I adopted an old boxer that sleeps with one eye a little open.

This part of the eye is red and I think is because it get dry.

Is there any nutrient or solution so he close his eye while he sleeps?

My dog with the red eye

This photo has two months. I think his eye is still the same. His nose is much better: I put on it mometasone cream for some days, then vaseline and then milking cream. The milking cream was the best:

Milking cream Nortcrem

Translated to English: Milk cream with Aloe Vera. Healing - Lubricant - Moisturizing. For milky cows.

He was in the street without food and eating from the garbage. But now he is very happy with me, the veterinary and real food!

The dog The Dos in the fields

  • 2
    Perhaps it's the other way around, and the issue with the eye causes him to leave his eye partially open while sleeping.
    – Bort
    Jan 17, 2019 at 21:57

2 Answers 2


Looks like his nictitating membrane (the "third eye lid") is inflamed. You should go to the vet for several reasons:

  • Get some antibiotic or anti-inflammatory eye drops to treat the current inflammation. Eye drops work better than antibiotic pills, because the active substances cannot be transported very well from the blood stream into the eye.
  • I think vets put special eye drops with vaseline into the eyes of animals they put under anaesthetic to prevent the eyes drying out. Maybe you can get some of those for your dog.
  • His eyes look somewhat bulging and he may be unable to completely close his eyelids. In this case his eye may get infected again and again. Ask the vet if this can be corrected with an operation.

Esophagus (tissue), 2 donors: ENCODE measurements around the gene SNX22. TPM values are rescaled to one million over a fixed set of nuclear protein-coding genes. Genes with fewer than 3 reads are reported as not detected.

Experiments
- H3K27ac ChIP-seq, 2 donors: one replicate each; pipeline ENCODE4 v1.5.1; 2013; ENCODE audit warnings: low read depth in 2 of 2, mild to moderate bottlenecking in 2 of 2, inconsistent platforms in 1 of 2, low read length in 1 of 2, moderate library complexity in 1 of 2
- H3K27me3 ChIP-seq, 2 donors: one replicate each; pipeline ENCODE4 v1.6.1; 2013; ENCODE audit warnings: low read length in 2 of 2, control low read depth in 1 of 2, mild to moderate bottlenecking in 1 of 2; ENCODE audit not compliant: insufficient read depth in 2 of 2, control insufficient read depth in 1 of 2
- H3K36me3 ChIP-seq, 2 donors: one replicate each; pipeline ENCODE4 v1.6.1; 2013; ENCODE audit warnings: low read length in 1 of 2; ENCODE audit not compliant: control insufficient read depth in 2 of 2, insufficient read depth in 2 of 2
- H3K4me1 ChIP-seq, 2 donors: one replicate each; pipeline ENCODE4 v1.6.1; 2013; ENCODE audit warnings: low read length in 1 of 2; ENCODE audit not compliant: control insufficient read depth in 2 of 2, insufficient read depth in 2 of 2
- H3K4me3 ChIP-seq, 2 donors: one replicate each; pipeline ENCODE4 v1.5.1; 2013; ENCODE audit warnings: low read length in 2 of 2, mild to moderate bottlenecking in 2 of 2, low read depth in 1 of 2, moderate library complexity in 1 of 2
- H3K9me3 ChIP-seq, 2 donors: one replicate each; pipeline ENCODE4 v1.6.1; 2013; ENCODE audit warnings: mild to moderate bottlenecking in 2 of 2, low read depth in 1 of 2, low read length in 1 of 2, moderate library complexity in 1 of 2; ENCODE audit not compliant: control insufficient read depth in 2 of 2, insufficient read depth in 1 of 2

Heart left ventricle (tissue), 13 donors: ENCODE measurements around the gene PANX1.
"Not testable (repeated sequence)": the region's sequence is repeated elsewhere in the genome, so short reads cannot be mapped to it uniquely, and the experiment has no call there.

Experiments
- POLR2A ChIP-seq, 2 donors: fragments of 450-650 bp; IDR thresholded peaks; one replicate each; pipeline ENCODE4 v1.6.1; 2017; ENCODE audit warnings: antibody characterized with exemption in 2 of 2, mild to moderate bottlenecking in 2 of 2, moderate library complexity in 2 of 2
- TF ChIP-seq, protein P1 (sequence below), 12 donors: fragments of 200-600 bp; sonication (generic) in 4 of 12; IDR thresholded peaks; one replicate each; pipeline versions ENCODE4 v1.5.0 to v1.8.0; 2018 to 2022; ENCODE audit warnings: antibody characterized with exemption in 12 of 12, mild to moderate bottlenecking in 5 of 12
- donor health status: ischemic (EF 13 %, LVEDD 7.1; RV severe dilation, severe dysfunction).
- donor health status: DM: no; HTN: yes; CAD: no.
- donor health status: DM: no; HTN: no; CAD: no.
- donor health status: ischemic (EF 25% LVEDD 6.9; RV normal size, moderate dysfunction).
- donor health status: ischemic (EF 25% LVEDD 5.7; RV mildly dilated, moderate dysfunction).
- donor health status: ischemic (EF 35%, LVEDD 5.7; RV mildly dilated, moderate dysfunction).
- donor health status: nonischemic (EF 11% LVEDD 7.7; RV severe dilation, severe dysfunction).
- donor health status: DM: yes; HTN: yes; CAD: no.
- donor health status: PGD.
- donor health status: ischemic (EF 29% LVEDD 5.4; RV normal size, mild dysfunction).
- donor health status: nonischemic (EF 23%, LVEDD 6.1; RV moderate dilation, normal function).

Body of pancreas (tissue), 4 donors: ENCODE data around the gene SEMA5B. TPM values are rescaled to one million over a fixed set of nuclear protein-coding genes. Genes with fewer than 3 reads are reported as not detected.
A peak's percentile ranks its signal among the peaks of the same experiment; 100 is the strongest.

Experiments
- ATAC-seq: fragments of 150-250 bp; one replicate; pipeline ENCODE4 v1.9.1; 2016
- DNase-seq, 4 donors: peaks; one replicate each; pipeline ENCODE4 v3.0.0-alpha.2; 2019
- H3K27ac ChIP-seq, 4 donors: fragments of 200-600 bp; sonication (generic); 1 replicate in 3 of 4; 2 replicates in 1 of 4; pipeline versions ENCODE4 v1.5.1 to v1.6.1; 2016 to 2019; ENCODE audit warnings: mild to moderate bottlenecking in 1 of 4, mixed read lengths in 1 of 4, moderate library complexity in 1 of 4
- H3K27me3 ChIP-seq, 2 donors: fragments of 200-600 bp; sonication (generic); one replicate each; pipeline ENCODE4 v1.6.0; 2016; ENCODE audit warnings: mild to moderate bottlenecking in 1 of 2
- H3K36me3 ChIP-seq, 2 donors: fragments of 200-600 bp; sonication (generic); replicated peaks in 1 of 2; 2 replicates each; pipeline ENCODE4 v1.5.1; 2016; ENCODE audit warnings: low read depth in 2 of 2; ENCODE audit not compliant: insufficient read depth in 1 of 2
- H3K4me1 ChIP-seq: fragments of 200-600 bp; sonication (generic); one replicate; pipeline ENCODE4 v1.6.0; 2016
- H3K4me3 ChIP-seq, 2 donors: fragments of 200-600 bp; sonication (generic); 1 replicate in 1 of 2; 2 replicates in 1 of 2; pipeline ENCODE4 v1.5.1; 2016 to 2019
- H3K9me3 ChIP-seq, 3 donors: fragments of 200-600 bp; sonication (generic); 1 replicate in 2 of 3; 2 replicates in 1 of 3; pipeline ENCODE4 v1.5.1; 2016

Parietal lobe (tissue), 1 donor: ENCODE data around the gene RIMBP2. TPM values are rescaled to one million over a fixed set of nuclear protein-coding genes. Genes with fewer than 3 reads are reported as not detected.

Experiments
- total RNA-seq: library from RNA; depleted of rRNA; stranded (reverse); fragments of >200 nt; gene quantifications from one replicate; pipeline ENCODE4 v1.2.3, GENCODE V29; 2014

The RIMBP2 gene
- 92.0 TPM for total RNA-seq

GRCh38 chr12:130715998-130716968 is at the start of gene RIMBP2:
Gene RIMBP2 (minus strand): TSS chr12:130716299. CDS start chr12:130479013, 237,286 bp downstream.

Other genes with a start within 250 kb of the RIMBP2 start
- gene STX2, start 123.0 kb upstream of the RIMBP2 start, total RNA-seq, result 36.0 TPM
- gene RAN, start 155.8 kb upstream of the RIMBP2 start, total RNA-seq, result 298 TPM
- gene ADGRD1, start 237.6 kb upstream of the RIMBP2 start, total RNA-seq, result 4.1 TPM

And I only now noticed that his nose looks really dry and flaky. A healthy dog should have a cool and moist nose. While this is by no means an indication that he is somehow ill, it sure looks uncomfortable. Doesn't hurt to do a general health check while you're at the vet.


Many stroke patients or folks who have contracted Bell's Palsy lack the ability to close their (affected side) eye completely, and it does lead to problems with dryness, irritation, and at worse, ulceration.

The treatment is to put a small amount of a minimally medicated opthalmic ointment in their eye every night at bedtime, then closing their eyelid manually, to move it around, rubbing/spreading it around the globe.

It probably wouldn't hurt to use a lubricating eyedrop a couple times a day until the redness diminishes to equal that of the unaffected eye. (Some redness is not necessarily a sign of pathology. One of my dogs had red conjunctiva for 13 years for no apparent reason.)

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